Dr. Rogers, Ely Mayor Appealing to Gov. Dayton to Reinstate Rogers' License

By KBJR News 1

July 2, 2013 Updated Jul 3, 2013 at 10:56 AM CST

Ely, MN (NNCNOW.com) - On Tuesday night, the Ely City Council voted unanimously to send a request to the DNR and Governor Dayton to request Dr. Lynn Rogers' permit to research bears in Northern Minnesota be reinstated.

The resolution states that "Dr. Roger's research has brought National and Worldwide recognition to the City of Ely, through hundreds of visitors that have come to the Wildlife Research Institute and hundreds of thousands that have viewed the birth of the wild bear cubs and other bear behavior".

Ely Mayor Ross Petersen said he expects a formal proposal will be submitted within the next few weeks.

For black bear researcher Dr. Lynn Rogers, the reason for keeping his interactive bear research program alive is simple.

"People who used to avoid this area because of the bears now want to come here because of the bears," said Rogers, standing outside his research station just outside of Ely.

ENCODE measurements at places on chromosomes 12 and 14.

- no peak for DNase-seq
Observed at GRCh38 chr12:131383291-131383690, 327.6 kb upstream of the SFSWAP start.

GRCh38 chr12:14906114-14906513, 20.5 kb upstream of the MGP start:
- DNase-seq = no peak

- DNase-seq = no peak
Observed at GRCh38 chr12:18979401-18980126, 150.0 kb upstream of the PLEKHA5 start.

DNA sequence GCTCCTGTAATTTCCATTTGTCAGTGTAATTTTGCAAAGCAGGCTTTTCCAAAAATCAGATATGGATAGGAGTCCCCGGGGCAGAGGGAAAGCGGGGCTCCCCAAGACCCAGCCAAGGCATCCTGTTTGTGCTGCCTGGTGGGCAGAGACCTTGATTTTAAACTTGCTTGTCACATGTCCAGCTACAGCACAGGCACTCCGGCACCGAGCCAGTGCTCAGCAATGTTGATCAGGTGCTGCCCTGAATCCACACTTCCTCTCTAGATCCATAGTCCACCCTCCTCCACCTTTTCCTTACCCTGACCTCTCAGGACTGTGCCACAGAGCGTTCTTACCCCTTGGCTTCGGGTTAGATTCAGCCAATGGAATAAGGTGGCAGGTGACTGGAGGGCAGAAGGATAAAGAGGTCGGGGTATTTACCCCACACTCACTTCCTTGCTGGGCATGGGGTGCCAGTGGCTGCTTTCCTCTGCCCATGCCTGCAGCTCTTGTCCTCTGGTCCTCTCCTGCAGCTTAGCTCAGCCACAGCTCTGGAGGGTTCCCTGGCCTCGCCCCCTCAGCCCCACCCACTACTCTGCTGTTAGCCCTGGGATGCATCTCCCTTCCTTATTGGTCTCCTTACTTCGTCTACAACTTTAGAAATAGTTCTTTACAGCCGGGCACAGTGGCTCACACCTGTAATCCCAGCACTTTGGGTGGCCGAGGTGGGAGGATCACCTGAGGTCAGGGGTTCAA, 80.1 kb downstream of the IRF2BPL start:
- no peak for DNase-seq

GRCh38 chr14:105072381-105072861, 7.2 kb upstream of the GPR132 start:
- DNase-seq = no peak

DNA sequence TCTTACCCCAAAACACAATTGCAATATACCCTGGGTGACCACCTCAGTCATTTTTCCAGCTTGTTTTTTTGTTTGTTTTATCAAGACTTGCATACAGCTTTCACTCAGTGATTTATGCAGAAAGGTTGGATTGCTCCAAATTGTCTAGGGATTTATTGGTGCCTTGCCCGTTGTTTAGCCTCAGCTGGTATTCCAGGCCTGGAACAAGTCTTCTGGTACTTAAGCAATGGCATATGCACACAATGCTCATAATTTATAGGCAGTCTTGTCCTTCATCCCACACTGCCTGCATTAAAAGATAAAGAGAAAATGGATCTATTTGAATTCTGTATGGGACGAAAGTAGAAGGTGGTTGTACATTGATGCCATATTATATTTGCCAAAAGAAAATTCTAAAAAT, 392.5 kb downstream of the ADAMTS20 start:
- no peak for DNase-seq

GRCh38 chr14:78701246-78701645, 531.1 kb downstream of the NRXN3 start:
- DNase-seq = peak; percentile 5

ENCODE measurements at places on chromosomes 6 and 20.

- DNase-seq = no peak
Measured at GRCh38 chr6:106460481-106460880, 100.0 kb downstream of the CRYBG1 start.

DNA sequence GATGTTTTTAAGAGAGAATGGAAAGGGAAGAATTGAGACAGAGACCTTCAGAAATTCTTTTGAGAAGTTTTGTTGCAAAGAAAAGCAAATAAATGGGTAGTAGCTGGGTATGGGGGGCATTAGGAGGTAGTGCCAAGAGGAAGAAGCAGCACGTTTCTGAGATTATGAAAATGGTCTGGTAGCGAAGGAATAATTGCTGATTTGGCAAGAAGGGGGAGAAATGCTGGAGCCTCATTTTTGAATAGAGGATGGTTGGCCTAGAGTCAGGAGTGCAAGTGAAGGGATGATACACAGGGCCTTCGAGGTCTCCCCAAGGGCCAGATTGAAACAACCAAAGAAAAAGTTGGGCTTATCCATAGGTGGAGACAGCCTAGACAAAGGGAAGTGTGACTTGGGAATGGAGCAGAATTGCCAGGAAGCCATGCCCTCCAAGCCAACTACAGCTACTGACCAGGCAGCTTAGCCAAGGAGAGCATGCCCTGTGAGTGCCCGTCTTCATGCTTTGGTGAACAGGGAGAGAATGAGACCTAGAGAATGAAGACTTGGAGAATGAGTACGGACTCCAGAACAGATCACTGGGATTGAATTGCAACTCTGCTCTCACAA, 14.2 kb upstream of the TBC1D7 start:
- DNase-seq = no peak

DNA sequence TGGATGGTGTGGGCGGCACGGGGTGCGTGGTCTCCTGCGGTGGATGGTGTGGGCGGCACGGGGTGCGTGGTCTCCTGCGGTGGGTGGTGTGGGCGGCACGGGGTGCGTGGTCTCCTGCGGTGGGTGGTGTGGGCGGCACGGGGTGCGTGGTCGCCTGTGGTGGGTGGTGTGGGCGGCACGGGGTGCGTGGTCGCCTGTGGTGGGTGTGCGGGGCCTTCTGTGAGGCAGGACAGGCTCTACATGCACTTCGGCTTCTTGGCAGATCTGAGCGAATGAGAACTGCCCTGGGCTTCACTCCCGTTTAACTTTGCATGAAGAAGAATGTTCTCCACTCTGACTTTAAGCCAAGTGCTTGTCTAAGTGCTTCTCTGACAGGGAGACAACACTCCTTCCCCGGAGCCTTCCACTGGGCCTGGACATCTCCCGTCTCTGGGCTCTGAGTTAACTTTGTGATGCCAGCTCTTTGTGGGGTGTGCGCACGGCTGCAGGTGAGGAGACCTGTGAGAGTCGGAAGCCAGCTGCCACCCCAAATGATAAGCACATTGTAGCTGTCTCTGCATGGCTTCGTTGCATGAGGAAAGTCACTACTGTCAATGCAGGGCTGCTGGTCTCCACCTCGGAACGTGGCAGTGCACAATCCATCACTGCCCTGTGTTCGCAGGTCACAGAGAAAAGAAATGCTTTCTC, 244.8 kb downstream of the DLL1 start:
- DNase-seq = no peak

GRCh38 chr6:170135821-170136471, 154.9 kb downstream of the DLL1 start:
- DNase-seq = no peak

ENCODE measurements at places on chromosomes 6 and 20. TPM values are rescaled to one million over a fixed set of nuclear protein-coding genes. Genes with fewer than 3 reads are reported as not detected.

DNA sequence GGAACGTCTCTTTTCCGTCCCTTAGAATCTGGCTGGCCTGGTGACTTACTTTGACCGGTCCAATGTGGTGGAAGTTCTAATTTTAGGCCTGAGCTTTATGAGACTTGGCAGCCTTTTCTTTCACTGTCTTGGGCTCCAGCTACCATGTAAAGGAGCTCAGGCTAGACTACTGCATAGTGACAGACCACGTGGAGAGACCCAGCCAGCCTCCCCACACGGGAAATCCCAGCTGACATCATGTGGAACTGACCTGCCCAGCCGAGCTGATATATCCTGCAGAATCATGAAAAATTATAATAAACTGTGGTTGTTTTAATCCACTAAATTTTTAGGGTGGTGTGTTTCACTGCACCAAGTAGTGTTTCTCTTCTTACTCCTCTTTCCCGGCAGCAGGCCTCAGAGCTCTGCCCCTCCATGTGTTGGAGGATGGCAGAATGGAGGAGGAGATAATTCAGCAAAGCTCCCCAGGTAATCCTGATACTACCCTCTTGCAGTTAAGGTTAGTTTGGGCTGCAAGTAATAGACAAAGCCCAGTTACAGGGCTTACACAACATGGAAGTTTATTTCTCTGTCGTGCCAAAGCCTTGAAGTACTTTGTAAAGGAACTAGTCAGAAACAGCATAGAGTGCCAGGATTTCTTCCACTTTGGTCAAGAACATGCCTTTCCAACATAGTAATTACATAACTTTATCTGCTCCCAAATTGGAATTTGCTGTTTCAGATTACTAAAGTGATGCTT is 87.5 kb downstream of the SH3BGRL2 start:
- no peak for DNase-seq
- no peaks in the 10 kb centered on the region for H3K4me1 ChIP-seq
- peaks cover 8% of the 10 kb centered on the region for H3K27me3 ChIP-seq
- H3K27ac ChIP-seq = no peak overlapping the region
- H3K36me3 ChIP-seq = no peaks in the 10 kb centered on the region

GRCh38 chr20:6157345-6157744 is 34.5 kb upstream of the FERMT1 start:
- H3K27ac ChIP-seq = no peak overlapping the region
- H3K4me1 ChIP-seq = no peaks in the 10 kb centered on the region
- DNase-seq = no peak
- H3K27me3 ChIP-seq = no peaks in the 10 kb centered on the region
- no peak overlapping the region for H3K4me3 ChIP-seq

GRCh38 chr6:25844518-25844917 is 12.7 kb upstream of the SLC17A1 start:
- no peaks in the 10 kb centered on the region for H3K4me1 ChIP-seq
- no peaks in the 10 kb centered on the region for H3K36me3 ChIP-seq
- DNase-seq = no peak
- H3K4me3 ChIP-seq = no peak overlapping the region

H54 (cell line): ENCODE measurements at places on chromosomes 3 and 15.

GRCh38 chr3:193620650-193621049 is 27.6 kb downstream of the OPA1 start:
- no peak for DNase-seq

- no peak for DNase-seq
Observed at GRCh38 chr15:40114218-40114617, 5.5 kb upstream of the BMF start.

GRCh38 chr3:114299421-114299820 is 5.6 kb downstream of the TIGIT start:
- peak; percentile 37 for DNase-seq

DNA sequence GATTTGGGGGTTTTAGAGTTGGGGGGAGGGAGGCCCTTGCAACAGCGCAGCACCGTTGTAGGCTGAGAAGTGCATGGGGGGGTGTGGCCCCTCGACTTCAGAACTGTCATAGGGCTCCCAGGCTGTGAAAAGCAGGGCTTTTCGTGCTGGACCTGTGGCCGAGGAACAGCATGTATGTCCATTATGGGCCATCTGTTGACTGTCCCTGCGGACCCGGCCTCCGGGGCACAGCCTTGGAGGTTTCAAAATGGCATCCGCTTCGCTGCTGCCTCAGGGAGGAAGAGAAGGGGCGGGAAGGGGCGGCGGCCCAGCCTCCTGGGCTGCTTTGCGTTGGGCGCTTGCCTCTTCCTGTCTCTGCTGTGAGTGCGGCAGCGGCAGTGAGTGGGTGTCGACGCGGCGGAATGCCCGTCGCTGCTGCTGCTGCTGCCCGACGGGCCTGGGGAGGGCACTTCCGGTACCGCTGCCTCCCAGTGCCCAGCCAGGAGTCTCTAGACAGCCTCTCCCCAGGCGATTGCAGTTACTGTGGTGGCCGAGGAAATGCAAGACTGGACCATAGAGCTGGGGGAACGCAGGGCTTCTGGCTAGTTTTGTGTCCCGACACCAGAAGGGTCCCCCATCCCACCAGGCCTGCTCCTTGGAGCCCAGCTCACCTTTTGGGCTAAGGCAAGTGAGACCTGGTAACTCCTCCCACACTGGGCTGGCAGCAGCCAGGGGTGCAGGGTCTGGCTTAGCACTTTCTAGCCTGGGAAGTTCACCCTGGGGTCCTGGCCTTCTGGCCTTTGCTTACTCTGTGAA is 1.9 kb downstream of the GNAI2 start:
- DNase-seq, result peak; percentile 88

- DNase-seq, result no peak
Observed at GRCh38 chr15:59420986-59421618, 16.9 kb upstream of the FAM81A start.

Rogers says that adds up for the city of Ely, adding that a quarter of a million dollars annually comes in from research followers eager to assist the area's need, "...donations to the food shelf, computers for the high school, playground equipment for the city park, $100,000 for this Trailhead Lodge that's being put up in Bear Head Lake State Park," said Rogers.

...not to mention donations that benefit other tourist attractions.

"...repairs to the Tower–Soudan mine after the fire, $65,000 to the Ely Wolf Center, which we view as a partner in a way," Rogers added.

According to Ely Mayor Ross Petersen, all of this—coupled with the array of documentary–style films that have been made through Rogers's bear research—has earned Ely's ranking as the coolest small town in America.

"Publicity that we get—I bet it's over a million dollars a year," said Mayor Petersen in his office Tuesday.

Petersen says a multitude of issues—from a cold spring and high gas prices to road construction and unfavorable publicity with Sustainable Ely—has damaged the city's tourism revenue.

"...and then to have the DNR give us this kick in the teeth—it really hurts, and it makes me mad," said Peterson.

Mayor Petersen presented a resolution to the Ely City Council asking that the DNR reinstate Dr. Rogers' license, which will then be sent to Governor Dayton. Peterson and Rogers say the hope is that the issue can be settled outside of a lengthy court battle.